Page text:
Ulstein’s X-BOW Turns 10
While new designs often grab headlines, mature designs that have enjoyed success are perhaps better indicators of true progress in marine technology. When the Ultstein X-Bow made its debut 10 years ago, some scoffed at the unusual design characteristics. They laugh no more, as the Ultstein X-Bow hull line design turns 10.
Now in its tenth year, the 100th X-BOW shipbuilding contract was signed, and the X-BOW’s derivative, the X-STERN – a similar solution for the ship’s stern – has been contracted on its first two vessels. “The X-BOW was developed during 2003-2004 – one of the latest tough periods for the offshore industry – and revealed in 2005 together with the contract for the first vessel, an anchor handling tug supply vessel for Bourbon Offshore Norway,” said Gunvor Ulstein, CEO, Ulstein Group.
“The shipowner, having seen an early sketch on the first page of a magazine, challenged us to present some realistic ideas for a vessel with a backward-sloping bow. ‘This instigated a dedicated effort on the part of several players’, including design experts from Ulstein. Bourbon Offshore Norway was convinced by the bow design that came about from this exchange of ideas, because the bow would eliminate slamming, keep up speed in a head sea and protect the fore-deck area from green sea and spray, while simultaneously improving comfort and rest for crews in transit,” she said.
The very first feedback came from the very first vessel, Bourbon Orca, and it came from the cook: “I don’t have to call the captain to make him reduce speed while I’m preparing dinner. The casseroles stay put.”
X-BOW highlights through the years ...
• First contract X-BOW - AHTS for Bourbon Offshore Norway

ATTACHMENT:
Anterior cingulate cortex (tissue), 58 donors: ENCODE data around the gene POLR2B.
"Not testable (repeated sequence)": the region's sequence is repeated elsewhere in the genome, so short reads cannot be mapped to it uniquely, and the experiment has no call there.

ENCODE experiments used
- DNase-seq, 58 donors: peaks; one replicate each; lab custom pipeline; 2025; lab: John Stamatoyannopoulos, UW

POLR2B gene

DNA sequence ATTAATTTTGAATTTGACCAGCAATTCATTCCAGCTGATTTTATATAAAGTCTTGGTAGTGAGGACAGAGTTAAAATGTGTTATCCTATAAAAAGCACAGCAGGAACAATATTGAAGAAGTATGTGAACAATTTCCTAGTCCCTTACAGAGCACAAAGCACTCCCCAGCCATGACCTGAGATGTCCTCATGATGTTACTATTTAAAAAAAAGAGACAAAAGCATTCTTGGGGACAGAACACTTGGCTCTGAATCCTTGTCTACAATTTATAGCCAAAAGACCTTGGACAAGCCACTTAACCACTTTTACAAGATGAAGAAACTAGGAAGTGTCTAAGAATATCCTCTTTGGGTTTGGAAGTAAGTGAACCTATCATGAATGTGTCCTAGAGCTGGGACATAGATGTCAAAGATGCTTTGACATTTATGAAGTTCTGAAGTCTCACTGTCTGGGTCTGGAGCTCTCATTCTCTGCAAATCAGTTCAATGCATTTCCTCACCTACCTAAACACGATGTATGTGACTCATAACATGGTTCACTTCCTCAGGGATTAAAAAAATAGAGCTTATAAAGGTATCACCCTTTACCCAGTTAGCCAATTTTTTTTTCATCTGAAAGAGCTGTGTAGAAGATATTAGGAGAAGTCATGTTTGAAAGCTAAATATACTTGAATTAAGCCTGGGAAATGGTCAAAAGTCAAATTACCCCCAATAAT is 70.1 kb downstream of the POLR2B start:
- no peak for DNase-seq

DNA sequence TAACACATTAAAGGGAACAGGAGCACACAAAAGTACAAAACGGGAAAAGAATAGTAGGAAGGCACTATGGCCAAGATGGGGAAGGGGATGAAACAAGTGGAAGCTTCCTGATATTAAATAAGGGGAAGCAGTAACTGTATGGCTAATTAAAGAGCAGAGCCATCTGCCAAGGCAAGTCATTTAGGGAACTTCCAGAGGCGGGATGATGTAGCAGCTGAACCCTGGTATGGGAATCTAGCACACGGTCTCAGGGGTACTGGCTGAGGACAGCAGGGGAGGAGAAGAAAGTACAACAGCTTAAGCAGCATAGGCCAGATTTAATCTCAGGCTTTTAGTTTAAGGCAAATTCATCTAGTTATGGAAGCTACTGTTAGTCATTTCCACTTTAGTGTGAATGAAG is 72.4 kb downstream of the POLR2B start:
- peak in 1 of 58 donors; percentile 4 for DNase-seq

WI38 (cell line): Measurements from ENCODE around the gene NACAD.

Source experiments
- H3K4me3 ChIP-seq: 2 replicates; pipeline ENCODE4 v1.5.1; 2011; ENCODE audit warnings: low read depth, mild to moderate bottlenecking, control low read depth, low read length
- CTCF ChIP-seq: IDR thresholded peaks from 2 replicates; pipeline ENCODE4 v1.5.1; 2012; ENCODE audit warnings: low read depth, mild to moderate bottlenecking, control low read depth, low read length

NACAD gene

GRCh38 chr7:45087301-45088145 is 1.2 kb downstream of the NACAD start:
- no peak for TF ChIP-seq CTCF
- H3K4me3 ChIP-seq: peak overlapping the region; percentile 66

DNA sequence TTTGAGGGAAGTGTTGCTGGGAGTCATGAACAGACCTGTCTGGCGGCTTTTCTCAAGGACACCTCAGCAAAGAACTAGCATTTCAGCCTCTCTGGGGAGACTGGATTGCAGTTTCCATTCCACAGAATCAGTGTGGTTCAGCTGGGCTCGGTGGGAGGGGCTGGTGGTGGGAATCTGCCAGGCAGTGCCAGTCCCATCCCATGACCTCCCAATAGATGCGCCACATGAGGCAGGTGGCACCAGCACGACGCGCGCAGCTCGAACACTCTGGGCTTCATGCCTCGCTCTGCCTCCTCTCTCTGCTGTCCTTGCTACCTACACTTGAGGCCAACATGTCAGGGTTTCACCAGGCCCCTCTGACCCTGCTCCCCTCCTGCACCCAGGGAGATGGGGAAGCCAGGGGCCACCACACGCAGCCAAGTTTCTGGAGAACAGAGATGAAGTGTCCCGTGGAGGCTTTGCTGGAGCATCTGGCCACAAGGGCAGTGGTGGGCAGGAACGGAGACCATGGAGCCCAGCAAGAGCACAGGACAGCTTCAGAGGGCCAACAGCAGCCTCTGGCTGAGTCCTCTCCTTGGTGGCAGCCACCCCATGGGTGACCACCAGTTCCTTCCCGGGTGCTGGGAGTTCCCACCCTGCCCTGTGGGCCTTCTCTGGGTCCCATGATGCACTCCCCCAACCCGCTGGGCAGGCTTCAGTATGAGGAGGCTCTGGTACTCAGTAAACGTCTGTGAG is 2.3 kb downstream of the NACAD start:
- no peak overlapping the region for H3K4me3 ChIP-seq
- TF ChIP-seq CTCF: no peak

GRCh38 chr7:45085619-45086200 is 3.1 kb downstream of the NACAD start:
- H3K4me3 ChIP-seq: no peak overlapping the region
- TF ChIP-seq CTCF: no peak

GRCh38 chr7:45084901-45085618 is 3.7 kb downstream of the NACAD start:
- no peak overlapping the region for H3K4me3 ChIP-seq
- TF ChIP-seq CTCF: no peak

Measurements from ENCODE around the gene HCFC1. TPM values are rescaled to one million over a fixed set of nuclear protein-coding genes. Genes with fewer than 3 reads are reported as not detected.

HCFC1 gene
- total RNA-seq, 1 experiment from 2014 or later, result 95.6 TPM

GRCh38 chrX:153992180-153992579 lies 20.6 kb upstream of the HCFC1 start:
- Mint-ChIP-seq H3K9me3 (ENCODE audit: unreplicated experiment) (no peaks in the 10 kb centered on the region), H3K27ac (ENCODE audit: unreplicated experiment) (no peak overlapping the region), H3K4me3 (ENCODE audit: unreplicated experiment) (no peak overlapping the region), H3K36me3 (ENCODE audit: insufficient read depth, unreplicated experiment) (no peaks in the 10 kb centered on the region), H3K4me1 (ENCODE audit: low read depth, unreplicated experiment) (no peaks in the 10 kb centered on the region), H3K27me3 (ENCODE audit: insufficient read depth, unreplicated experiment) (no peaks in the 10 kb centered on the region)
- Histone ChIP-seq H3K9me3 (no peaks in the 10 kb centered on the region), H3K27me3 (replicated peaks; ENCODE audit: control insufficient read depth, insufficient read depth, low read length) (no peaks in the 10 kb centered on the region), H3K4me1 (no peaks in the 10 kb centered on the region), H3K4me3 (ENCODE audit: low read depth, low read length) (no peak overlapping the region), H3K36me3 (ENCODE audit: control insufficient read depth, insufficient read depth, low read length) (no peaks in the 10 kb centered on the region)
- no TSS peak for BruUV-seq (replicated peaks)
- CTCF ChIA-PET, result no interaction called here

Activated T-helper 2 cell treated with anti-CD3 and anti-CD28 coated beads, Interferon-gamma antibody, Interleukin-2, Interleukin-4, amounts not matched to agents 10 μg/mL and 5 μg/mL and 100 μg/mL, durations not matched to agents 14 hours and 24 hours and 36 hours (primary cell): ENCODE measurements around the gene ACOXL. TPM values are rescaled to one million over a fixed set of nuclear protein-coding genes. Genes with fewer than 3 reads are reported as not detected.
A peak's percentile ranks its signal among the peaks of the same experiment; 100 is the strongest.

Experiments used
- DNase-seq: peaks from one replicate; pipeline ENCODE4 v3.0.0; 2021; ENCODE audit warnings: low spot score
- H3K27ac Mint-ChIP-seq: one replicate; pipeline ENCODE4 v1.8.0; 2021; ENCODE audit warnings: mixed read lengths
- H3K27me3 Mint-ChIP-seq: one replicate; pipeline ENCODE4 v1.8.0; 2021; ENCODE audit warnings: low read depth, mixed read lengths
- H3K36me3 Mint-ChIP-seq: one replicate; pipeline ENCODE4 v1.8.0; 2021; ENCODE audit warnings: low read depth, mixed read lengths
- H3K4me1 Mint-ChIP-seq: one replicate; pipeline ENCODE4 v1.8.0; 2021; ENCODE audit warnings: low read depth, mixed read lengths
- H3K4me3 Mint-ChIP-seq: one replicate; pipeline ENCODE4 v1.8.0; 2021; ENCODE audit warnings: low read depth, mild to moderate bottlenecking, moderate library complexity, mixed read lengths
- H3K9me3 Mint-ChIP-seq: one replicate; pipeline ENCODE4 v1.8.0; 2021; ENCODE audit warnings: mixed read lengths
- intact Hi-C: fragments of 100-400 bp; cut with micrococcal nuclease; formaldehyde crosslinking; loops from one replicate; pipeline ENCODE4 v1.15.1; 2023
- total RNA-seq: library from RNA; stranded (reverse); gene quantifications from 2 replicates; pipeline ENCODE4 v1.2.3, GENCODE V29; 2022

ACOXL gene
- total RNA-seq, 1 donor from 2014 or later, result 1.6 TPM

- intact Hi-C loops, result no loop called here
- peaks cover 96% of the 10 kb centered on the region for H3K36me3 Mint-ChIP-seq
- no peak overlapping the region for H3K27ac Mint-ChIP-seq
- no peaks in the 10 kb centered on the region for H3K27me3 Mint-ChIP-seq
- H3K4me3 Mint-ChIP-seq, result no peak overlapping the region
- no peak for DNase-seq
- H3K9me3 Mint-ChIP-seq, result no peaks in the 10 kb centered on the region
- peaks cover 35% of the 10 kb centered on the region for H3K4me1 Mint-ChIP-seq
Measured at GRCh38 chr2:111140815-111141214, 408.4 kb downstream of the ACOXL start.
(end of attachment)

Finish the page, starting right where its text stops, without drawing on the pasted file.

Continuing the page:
• Contract two X-BOW PSVs - Bourbon Offshore Norway
• Contract X-BOW SUBSEA - Island Constructor, SX121 for Island Offshore
• Bourbon Mistral X-BOW PSV delivered
• Contract X-BOW-SEISMIC RV - four for Eastern Echo (WesternGeco), two for Eidesvik/CGG Veritas
• Contract X-BOW SEISMIC RESEARCH - six for Polarcus
• Launch of the PX121 design
• 12 X-BOW vessels delivered - four The Ulstein Yard, four Brazil, two China, two Spain
• 13 X-BOW vessels delivered - five The Ulstein Yard, six China, one Brazil, one Spain
• Contract X-BOW HEAVY LIFT - Toisa
• 12 X-BOW vessels delivered - two The Ulstein Yard, seven China, one Spain, one Brazil, one Norway
• 18 X-BOW vessels to be delivered - five The Ulstein Yard, 10 China, three Singapore
• X-BOW number 100 - First with X-STERN - two for Windea
• 19 X-BOW vessels to be delivered - two The Ulstein Yard, four Japan, nine China, three Brazil, one U.S.
(As published in the October 2015 edition of Maritime Reporter & Engineering News - http://magazines.marinelink.com/Magazines/MaritimeReporter)
Other stories from October 2015 issue
- Making Sense and Taking Risks: Human Behavior in the Shipping Industry page: 14
- Ergonomics@Sea page: 16
- The Cost-conscious Manager page: 20
- Black Market Refrigerants Pose Risk to Shippers page: 22
- Marine Firefighting at Sea: Training to Survive page: 28
- Unmanned Vessels: The Future is Now page: 34
- Foreship: New CFD Methodology page: 48
- SCANIA Expands its Engine Range for Marine Applications page: 50
- Towboat Honors Structural Engineer Dobson page: 54
- Ulstein’s X-BOW Turns 10 page: 55
- KVH Debuts mini-VSAT Broadband 2.0 page: 56
- BMT Fluid Mechanics to Validate FLNG Design page: 60
- Hard Problems Demand Soft(ware) Solutions page: 62